Spring in North Chicago -:- Artwork by Robert Althouse
SPRING LANDSCAPES ART SERIES
Robert Althouse: I have worked on paintings in this series for four or five years. They reflect my love of Australian aboriginal art and many of the values I share with indigenous cultural traditions. I believe dreamtime was originally used to reference the religion of Australian aboriginal culture. I do not use it in this way, because I have no direct experience of that religion. For me the term simply implies a liminal experience that is not fully conscious nor unconscious. It something in the middle. I experience this as a place of active imagination and many possibilities not necessarily accessible to me through conventional reality. Continue Reading >>
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The world's worst humanitarian disaster continues to slide into ever greater misery. Destruction of schools, hospitals, and civilian dwellings intensifies the catastrophe. The invading forces, belonging to one of the most autocratic countries in the world, seem intent on pursuing war to the bitter end. More than four million prople have been driven from their homes. Approaching 400,000 have been killed by military action, disease and starvation, a large proportion of them children. However, in this case - we are here talking about the war in Yemen - there is no mention of sanctions and very little press coverage presumably because the West who control the media is the supplier of virtually all of the arms to the invading forces. In fact, Saudi Arabia is the best customer for the arms industries in both UK and USA. The countries that are most vociferous in their condemnation of one war are simultaneously profiting mightily from the massacre of children in another one which must not, of course, be mentioned.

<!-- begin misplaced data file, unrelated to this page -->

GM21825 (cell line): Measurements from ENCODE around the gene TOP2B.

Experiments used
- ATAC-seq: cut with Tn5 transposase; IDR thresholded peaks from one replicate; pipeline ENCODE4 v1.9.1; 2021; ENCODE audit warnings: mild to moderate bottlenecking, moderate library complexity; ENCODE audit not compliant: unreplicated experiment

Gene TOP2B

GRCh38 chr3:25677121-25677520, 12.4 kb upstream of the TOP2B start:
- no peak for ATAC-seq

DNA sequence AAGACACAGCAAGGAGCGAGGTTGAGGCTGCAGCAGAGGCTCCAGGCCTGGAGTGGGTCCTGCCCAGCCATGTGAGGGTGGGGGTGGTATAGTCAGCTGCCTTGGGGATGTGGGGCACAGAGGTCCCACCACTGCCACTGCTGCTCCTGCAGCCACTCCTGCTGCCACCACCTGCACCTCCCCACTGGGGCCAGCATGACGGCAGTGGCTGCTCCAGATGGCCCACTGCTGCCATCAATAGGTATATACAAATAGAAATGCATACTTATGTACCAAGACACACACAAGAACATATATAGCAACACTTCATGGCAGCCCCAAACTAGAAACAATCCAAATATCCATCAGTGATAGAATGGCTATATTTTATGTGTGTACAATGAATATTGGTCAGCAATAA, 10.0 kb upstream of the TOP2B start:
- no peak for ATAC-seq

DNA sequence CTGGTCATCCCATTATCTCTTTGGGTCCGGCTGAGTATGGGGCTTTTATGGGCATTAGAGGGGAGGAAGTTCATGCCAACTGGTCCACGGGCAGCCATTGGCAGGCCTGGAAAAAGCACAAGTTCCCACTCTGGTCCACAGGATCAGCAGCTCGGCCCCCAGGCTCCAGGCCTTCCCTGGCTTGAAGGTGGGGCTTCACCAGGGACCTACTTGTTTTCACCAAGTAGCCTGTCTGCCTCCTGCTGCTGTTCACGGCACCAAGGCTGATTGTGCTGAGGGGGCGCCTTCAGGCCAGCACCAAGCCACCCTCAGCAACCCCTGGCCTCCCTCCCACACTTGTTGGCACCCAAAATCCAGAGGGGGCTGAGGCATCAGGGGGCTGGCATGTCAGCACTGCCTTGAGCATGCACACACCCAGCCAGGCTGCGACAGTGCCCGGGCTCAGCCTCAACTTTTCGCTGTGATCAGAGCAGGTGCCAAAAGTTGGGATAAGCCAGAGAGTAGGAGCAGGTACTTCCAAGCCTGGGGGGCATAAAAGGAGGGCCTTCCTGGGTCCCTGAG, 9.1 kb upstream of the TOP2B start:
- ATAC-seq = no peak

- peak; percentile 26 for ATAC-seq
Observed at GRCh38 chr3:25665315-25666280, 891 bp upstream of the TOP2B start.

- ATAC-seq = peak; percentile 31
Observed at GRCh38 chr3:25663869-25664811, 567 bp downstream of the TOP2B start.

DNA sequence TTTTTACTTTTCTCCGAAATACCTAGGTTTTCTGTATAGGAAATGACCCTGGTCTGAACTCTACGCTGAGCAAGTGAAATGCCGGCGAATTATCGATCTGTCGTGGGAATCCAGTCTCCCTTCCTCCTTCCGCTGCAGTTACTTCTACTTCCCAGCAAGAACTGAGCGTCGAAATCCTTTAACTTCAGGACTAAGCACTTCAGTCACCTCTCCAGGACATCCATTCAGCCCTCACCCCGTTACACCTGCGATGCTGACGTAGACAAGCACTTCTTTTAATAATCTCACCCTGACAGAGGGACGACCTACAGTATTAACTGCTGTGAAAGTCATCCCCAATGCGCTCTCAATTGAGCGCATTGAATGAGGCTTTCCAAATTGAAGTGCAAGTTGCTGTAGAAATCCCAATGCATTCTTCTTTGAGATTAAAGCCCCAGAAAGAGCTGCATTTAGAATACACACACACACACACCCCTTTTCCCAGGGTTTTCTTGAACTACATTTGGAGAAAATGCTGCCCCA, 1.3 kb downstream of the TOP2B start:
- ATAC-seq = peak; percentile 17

It is increasingly difficult to get clear perspective from 'news' reports these days. They seem more and more to be stories telling one what one should think rather than reports of data that leave one to make up one's own mind. Instead of news, we have 'information warfare' - what our side says is to be believed and what the other side says is propaganda, whether 'our side' is the West or China or wherever. This is a sad state of affairs.
We are at a juncture in human history when, in the face of an unprecedented risk of ecological collapse, we urgently need international cooperation on a global scale. Instead, what seems to be happening is a fall back into Cold War stances and attitudes as the US-NATO Alliance struggles to retain its hegemony against the rise of China, the resistance of Russia and the efforts of neutral countries (the 'BRICS' & others) to extricate themselves from the dollar based international financial system which has led to so much so-called 'sanctioning' - the use of financial control as a weapon. We cannot afford a new Cold War at a time like this when the biosphere upon which our species depends is in peril. Nor can we afford an international financial system that permits a country like Sri Lanka to go bankrupt, as happened this week, again with hardly any press coverage. There is only one story in town and the plight of people in poorer countries is no longer of interest.